Interactions between Aerosols and Atmospheric Circulation

Impact of Environmental Aerosols on a Developing Extratropical Cyclone in the Super-Parameterized Community Atmosphere Model

The impacts of environmental aerosols on the growth of an extratropical cyclone in a realistic winter flow setting are investigated using the Super-Parameterized Community Atmosphere Model (SP-CAM) where cloud-scale dynamics and thermodynamics are explicitly resolved. An examination of the results from 13 ensemble pairs suggest that the growth rate of the cyclone is temporally reduced as a result of increased aerosol concentrations. A “convection-advection-moisture self-adjustment” (CAMS) mechanism of aerosol-cyclone interaction is proposed to explain this finding. Specifically, the weakened growth is unambiguously attributed to the weakening of the cold advection underneath the mid-tropospheric trough of the cyclone. The weakened cold advection is in turn driven by a decrease of the zonal temperature gradient that is tied to the reduced latent heating in the stratiform cloud region of the cyclone. Invigoration of convection ahead of the cold front by aerosols is then found to be directly responsible for a suppressed moisture supply into the stratiform cloud region and thus the reduced latent heating here. 

 

 

Initial Transient Response of an Intensifying Baroclinic Wave to Increases in Cloud Droplet Number Concentration

Ensemble simulations of an idealized baroclinic wave were conducted with the WRF model to investigate the effects of increased cloud droplet number concentration (DNC) on the development of the wave. Statistically significant differences between experiments where DNC was doubled and the control experiments were identified for an initial transient period before the cyclone enters the stage of rapid intensification. Doubling of DNC increases total cloud water in the model, lowers cloud level and enhances latent heating to the east of the surface low, which strengthens the mid-tropospheric ridge. Subsequent changes in dry dynamical processes (e.g., advection of potential vorticity (PV)) as a result of the ridge strengthening lead to the deepening of the trough and ultimately produce a mild yet statistically significant strengthening of the baroclinic wave as a result of the DNC-doubling. Piecewise PV inversion further confirms the critical role that latent heating change plays in strengthening the mid-tropospheric ridge.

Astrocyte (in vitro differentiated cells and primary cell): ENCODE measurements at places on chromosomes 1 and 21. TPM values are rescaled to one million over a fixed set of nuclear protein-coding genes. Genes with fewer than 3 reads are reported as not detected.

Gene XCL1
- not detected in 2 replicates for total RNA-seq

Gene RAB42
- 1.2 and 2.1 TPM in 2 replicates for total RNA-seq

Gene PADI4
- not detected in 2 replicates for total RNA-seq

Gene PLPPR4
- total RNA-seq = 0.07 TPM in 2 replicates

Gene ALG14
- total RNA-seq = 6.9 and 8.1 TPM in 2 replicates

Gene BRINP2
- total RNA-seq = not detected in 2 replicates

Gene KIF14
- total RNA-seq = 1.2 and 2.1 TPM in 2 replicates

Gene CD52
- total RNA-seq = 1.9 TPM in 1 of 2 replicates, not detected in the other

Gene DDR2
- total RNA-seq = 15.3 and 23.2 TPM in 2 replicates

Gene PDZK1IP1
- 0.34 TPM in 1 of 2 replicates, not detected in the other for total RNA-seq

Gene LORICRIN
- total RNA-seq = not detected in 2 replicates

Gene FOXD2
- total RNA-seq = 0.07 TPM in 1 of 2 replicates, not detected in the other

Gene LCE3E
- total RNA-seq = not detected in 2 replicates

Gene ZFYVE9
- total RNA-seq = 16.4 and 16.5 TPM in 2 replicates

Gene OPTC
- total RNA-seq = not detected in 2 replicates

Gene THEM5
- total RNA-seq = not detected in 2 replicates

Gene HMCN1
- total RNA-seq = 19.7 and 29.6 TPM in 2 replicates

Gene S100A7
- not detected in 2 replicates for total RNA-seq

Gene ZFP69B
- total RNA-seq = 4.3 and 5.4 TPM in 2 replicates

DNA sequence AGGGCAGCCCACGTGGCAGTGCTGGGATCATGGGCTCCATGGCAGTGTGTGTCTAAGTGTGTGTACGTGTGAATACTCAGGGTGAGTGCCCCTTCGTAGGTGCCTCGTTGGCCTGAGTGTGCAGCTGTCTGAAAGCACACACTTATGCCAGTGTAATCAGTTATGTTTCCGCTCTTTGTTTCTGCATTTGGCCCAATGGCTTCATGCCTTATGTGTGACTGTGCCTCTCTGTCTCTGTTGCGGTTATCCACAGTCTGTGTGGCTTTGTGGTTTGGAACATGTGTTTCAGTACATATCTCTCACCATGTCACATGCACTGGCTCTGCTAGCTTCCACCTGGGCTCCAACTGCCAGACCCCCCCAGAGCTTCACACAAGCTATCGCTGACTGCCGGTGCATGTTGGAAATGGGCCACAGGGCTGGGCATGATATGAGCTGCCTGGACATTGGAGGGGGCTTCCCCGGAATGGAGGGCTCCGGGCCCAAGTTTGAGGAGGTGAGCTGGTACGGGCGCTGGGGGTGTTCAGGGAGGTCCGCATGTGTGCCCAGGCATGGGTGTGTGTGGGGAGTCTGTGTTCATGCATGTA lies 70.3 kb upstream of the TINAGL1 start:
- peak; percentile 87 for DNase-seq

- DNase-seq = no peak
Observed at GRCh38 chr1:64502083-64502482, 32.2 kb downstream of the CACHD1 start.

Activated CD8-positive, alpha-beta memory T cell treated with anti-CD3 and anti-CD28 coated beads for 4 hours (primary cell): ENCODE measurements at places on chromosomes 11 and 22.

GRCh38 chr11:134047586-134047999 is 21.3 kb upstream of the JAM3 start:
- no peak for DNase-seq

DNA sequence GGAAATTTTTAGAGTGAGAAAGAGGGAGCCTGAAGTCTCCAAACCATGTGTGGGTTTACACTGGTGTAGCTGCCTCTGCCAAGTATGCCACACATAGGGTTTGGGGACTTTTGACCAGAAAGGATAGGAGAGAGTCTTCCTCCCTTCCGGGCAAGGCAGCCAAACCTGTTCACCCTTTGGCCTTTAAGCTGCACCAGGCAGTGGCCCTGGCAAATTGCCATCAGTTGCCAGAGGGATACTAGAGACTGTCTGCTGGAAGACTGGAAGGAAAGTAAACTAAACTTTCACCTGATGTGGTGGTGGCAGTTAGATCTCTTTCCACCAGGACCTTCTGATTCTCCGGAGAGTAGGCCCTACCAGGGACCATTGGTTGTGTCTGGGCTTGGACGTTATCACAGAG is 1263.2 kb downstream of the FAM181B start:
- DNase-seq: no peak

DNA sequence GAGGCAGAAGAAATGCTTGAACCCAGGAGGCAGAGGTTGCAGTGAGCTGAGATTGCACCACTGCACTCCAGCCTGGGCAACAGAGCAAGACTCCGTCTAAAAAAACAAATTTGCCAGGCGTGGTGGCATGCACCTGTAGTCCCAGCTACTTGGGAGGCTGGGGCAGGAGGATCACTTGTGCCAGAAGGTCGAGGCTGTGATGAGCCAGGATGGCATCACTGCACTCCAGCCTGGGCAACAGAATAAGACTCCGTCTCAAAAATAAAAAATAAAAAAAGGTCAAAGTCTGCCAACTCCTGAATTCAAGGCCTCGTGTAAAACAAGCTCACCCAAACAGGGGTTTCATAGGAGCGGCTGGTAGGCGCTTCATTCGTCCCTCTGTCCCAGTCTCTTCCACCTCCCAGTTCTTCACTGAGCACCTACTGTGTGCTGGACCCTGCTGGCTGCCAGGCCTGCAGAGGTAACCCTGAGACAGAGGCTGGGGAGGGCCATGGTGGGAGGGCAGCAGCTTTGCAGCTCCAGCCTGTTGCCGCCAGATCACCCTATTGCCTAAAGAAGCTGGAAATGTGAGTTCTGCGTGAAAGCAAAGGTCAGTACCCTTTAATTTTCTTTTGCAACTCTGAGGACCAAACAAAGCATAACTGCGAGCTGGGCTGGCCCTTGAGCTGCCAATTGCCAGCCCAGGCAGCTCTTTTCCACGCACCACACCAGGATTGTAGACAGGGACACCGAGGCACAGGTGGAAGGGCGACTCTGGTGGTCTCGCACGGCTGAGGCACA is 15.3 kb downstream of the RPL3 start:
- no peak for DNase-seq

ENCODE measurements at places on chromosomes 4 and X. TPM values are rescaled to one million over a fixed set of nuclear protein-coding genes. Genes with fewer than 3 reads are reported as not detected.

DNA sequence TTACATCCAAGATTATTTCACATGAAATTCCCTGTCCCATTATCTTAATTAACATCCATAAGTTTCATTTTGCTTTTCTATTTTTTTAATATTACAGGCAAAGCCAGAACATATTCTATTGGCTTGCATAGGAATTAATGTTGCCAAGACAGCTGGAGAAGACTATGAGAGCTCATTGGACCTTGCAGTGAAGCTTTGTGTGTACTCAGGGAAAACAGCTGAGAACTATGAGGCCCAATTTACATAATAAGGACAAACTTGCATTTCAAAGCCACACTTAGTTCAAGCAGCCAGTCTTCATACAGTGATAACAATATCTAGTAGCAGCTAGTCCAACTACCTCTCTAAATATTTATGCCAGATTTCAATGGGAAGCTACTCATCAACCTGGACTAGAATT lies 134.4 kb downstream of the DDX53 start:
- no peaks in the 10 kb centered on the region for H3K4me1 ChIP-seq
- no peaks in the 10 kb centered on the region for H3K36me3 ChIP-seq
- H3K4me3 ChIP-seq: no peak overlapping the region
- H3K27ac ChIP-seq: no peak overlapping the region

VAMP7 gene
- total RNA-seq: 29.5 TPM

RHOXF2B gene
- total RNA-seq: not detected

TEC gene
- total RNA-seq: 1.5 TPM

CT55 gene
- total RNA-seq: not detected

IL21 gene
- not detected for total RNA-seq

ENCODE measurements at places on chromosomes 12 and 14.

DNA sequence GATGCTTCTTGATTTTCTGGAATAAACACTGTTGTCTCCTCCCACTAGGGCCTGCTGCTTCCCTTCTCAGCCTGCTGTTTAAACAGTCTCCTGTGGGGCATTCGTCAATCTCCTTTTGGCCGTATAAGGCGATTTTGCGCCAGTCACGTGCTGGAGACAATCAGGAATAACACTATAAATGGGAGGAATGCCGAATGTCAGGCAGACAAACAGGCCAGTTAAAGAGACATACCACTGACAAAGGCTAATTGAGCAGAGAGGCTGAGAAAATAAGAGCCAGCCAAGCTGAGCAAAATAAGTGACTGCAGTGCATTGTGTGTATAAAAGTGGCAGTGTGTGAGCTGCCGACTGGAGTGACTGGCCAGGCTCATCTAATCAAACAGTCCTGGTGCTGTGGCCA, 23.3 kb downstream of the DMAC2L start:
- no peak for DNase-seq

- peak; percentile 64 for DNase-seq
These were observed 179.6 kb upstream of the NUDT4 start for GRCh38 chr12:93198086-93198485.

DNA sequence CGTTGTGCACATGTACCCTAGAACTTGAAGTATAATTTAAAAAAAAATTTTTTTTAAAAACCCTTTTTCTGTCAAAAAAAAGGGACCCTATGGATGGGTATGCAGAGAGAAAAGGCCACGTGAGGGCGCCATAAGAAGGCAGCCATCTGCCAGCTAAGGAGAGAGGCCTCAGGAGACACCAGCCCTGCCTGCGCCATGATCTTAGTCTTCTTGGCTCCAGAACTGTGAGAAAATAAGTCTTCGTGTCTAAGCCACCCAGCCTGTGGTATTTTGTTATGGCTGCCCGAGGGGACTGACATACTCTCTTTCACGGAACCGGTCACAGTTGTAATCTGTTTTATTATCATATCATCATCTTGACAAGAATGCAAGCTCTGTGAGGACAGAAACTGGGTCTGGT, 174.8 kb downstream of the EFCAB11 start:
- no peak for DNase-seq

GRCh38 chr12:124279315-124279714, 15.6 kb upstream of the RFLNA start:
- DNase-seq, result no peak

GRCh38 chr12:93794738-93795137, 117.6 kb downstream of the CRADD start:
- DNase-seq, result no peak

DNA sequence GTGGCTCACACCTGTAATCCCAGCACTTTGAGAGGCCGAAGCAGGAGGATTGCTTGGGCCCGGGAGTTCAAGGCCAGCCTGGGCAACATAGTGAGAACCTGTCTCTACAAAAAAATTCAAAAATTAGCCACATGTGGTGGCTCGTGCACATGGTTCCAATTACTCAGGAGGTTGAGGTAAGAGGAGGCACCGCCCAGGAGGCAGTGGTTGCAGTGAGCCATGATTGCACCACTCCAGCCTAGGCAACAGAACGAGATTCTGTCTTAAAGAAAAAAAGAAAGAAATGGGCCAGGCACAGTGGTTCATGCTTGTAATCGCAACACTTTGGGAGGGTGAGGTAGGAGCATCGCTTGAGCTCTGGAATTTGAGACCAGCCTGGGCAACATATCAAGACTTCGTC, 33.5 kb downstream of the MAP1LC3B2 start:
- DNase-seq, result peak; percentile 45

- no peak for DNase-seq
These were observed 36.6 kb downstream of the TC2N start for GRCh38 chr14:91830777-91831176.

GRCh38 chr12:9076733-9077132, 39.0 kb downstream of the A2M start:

Influence of East Asian Anthropogenic Aerosols on the North Pacific Atmospheric Circulation

In this project, we explore with the NCAR CAM5 model the dynamical consequences of East Asian anthropogenic aerosols that propagate across the North Pacific basin in boreal winter. Emphasis is placed upon the aerosol effect (both direct and indirect) on the energy budget of synoptic-scale and low-frequency disturbances and the associated cloud, moisture transport and precipitation processes. 

 

                               

         Differences of the 550 nm aerosol optical depth (AOD) between CAM5 perpetual winter simulations with and without East Asian anthropogenic aerosol emission.

 

                                           

 Differences in the amplitude of transient eddies (in terms of root-mean-square of filtered 500-mb height) between CAM5 perpetual winter simulations with and without East Asian anthropogenic aerosol emission.